Summertime Amino Acid and Carbohydrate Patterns in Particulate and Dissolved Organic Carbon Across Fram Strait

Eva-Maria.Noethig [ at ]


Amino acids (AA) and carbohydrates (CHO) are important components of the marine organic carbon cycle. Produced mainly by phytoplankton as part of the particulate organic carbon (POC) fraction, these compounds can be released into the outer medium where they become part of the dissolved organic carbon (DOC) pool and are rapidly taken up by heterotrophs (e.g., bacteria). We investigated the quantity and quality of POC and DOC, AA and CHO composition in both pools in three different water masses in the Fram Strait (Arctic Ocean) in summer 2017. Polar Waters and Atlantic Waters showed similar concentrations of particulate and dissolved AA and CHO, despite Polar Waters showing the highest DOC concentrations. In Mixed Waters, where the two water masses mix with each other and with melting sea ice, the concentrations of particulate and dissolved AA and CHO were highest. AA and CHO composition differed substantially between the particulate and dissolved fractions. The particulate fraction (>0.7 μm) was enriched in essential AA and the CHO galactose, xylose/mannose, and muramic acid. In the dissolved fraction non-essential AA, several neutral CHO, and acidic and amino CHO were enriched. We further investigated different size fractions of the particulate matter using a separate size fractionation approach (0.2–0.7 μm, 0.7–10 μm and >10 μm). The chemical composition of the 0.2–0.7 μm size-fraction had a higher contribution of non-essential AA and acidic and amino sugars, setting them apart from the 0.7–10 μm and >10 μm fractions, which showed the same composition. We suggest that the relative differences observed between different size fractions and DOC with regards to AA and CHO composition can be used to evaluate the state of organic matter processing and evaluate the contribution of autotrophic phytoplankton or more heterotrophic biomass. In the future, changing conditions in the Central Arctic Ocean (Atlantification, warming, decreasing ice concentrations) may increase primary production and consequently degradation. The AA and CHO signatures left behind after production and/or degradation processes occurred, could be used as tracers after the fact to infer changes in microbial loop processes and food web interactions.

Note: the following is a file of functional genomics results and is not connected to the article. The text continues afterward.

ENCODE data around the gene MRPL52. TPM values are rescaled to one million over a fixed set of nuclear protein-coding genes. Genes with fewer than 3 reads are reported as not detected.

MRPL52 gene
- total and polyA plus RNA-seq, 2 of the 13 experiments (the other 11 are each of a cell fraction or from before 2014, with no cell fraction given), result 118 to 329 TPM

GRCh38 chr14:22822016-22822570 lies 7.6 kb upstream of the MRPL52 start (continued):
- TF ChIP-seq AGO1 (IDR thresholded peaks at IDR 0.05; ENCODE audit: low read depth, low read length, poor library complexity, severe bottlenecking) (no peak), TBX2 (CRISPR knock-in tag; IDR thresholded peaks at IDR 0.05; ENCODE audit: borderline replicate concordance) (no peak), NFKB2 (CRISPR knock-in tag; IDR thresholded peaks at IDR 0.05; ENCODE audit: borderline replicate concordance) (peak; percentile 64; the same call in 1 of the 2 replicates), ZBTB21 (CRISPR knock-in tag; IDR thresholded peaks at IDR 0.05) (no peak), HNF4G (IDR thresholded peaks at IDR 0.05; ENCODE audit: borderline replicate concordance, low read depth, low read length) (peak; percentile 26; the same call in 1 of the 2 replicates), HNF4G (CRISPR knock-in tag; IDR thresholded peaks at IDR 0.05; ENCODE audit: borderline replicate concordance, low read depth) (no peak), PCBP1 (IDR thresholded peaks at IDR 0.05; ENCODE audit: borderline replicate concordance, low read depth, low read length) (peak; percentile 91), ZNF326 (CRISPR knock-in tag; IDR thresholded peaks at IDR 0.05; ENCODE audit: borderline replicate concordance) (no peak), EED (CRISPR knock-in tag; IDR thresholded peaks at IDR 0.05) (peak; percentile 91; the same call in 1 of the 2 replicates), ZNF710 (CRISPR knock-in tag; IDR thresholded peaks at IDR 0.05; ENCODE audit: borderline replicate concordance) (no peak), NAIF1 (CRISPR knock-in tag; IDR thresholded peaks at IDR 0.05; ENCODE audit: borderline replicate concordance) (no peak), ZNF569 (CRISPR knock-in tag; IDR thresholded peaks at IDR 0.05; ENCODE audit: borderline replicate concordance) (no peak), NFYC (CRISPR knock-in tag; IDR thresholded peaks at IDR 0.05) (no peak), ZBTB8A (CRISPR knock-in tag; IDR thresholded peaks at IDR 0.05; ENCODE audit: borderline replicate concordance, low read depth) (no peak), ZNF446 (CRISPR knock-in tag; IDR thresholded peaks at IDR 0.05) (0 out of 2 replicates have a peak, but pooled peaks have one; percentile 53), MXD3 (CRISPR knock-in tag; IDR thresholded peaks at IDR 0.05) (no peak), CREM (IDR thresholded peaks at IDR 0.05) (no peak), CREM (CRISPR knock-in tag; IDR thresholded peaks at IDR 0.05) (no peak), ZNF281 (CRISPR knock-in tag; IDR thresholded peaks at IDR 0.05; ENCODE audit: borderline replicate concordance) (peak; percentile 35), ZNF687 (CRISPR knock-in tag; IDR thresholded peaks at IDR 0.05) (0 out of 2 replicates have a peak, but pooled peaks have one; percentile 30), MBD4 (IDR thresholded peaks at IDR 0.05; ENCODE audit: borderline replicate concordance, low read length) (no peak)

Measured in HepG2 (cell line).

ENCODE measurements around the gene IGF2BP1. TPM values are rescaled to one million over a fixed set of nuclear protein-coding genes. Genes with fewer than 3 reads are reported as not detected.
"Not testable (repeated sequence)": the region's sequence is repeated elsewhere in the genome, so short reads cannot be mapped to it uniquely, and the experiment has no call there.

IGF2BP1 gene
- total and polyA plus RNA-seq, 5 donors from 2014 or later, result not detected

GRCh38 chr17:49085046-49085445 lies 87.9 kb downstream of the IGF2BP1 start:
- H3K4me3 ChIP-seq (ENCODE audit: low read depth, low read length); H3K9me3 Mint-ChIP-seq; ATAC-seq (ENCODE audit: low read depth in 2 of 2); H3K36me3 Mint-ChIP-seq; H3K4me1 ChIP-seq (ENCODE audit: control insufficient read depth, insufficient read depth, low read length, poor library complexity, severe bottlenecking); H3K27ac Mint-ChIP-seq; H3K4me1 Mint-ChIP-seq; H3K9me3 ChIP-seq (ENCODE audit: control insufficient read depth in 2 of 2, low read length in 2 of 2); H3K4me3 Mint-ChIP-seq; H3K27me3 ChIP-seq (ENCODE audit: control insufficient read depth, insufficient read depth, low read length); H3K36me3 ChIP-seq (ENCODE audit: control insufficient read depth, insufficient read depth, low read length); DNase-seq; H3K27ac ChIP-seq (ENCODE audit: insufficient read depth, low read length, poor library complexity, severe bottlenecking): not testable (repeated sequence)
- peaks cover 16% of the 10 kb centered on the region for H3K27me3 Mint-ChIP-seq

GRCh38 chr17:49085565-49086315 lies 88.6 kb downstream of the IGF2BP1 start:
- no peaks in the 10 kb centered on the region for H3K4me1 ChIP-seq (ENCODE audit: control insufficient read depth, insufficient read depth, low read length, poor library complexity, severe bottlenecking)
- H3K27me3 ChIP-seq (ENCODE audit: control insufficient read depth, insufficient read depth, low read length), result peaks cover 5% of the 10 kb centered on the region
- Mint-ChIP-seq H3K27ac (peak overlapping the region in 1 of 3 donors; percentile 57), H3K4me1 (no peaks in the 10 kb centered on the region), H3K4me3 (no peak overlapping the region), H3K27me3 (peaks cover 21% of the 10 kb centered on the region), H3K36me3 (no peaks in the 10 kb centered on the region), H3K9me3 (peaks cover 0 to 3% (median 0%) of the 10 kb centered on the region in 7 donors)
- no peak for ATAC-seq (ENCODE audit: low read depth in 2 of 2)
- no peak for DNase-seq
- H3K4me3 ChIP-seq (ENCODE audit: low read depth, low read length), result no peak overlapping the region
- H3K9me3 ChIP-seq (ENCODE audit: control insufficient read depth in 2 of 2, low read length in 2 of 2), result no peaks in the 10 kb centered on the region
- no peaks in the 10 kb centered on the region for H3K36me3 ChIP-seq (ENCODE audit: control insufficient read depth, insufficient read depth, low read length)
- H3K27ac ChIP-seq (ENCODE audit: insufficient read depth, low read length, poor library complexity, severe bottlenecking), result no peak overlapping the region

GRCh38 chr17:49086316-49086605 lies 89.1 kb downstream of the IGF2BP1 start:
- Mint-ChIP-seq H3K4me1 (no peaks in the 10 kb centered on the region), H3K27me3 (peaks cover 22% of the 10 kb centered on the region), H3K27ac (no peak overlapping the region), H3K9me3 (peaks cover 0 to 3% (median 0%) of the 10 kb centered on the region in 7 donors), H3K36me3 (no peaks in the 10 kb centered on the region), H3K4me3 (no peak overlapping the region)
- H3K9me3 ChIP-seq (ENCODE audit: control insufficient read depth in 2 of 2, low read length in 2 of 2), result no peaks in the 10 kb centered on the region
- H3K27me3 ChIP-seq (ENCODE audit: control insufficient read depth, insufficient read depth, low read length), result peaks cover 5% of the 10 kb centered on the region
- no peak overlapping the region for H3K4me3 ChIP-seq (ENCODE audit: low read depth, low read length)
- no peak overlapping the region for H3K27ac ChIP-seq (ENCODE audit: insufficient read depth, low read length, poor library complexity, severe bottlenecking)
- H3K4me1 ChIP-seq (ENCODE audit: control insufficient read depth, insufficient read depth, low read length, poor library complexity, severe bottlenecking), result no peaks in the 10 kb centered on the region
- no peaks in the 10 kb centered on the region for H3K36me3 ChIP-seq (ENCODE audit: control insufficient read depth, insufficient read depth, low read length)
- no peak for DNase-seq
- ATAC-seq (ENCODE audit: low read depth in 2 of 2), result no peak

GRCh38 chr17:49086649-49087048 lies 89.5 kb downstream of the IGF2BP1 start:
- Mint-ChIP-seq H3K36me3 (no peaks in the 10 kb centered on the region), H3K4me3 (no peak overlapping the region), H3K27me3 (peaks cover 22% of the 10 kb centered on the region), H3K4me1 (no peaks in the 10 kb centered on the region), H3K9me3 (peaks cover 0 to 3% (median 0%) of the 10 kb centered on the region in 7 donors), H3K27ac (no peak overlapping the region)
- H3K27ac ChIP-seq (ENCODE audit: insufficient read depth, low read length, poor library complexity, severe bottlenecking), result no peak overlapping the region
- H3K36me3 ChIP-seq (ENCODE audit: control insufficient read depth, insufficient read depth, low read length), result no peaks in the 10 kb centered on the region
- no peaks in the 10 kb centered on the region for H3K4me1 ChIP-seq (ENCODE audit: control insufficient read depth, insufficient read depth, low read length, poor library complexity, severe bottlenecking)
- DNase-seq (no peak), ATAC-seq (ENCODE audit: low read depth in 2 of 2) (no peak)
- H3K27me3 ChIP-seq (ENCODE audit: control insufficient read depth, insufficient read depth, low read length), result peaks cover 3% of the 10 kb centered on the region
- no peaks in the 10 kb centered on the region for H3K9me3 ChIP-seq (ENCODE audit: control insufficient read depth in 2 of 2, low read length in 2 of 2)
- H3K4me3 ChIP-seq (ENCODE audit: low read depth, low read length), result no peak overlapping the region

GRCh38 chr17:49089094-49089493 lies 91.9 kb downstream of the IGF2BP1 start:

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Primary Division
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Helmholtz Cross Cutting Activity (2021-2027)
Research Networks
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Eprint ID
DOI 10.3389/fmars.2021.684675

Cite as
Grosse, J. , Nöthig, E. M. , Torres-Valdes, S. and Engel, A. (2021): Summertime Amino Acid and Carbohydrate Patterns in Particulate and Dissolved Organic Carbon Across Fram Strait , frontiers in Marine Science . doi: 10.3389/fmars.2021.684675

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